But the defendant's case was not neglected by the circuit court in the period just mentioned (December 12, 1957, to February 20, 1958). If we assume that the filing of the demurrer was tantamount to a withdrawal of the plea of not guilty, then when the demurrer was overruled the defendant should have been asked for his plea. But seemingly the court assumed that the plea of not guilty was not actually withdrawn when the demurrer was presented and, therefore, placed the case upon its calendar for trial to be held January 28, 1958. The defendant has not contended that the interval between December 12, 1957, and January 28, 1958, was unduly long. On January 28, 1958, Judge Hawkins, to whom the case was assigned for trial, explained to counsel that he could not try the case that day because he was engaged in a trial which was taking more time than had been anticipated. Shortly he told the attorneys that Judge Dahl was available to try the case. The defendant made no intimation at that time that ORS 134.120 had been violated, nor did he move for a dismissal. In the meantime the defendant had left the *626 court house and when Judge Dahl was ready at 1:30 p.m. to proceed with the trial he could not be found.

When it developed that the trial could not be conducted on January 28 the district attorney and defendant's counsel conferred for the purpose of selecting another trial day. The district attorney suggested January 29 or 30, but defendant's counsel rejected the suggestion. The district attorney then recommended February 3, but defendant's attorney had other engagements for that day. At that point it was agreed that the defendant's counsel should return to his office in Salem, consult his calendar and then send to the district attorney a list of days when he would be free to try this case. In a letter he stated that he could try the case February 20, 1958. Thereupon, the case was set for that day, and we add that it was tried on that day. If the defendant or his counsel felt that the defendant's case was meeting with unreasonable delay it is impossible to understand why counsel did not move for a dismissal instead of suggesting a trial date. By suggesting a trial date he implied that the cause would be tried and that he was aware of nothing to the contrary.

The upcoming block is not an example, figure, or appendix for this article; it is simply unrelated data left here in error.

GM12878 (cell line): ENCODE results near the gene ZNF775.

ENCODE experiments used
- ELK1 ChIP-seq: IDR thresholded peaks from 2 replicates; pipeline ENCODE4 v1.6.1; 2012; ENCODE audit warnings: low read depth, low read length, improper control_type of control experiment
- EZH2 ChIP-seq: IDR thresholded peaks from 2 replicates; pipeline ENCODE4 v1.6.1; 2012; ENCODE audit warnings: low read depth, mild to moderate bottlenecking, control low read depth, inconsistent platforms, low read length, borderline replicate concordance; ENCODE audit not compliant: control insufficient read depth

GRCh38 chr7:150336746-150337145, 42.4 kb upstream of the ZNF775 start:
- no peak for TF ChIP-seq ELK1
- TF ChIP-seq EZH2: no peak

When the cause did not come to trial January 28 the court entered an order which stated:

"It appearing that both parties hereto are desirous of such a postponement, subject to the approval of the court, and the court being fully advised in the premises, "It is hereby ordered and adjudged that the trial of the above-entitled case be and the same is hereby postponed from the January, 1958 term of court, to the February, 1958 term of court."

The defendant says that he did not consent to the postponement and seemingly that contention is the *627 sole basis for his motion to dismiss. The defendant, as we have seen, failed to appear before Judge Dahl January 28 when the court was ready to try the case and his counsel was unable to try the case in any of the remaining days of the January term. The defendant must have known that under those circumstances the case would not be dismissed but would be continued into the February term. The order contains no substantial mistatement.

We do not believe that Art I, § 10, Constitution of Oregon, which assures trial "without delay," and ORS 134.120, which provides for trial not later than "the next term of the court * * * unless good cause to the contrary is shown," were violated in the present instance. We have pointed out that the filing of the demurrer and the time consumed in its disposition must be deemed delay to which the defendant consented. Following the disposition of the demurrer no undue delay, chargeable to the state, occurred. The second assignment of error is without merit.

The judgment of the circuit court is affirmed.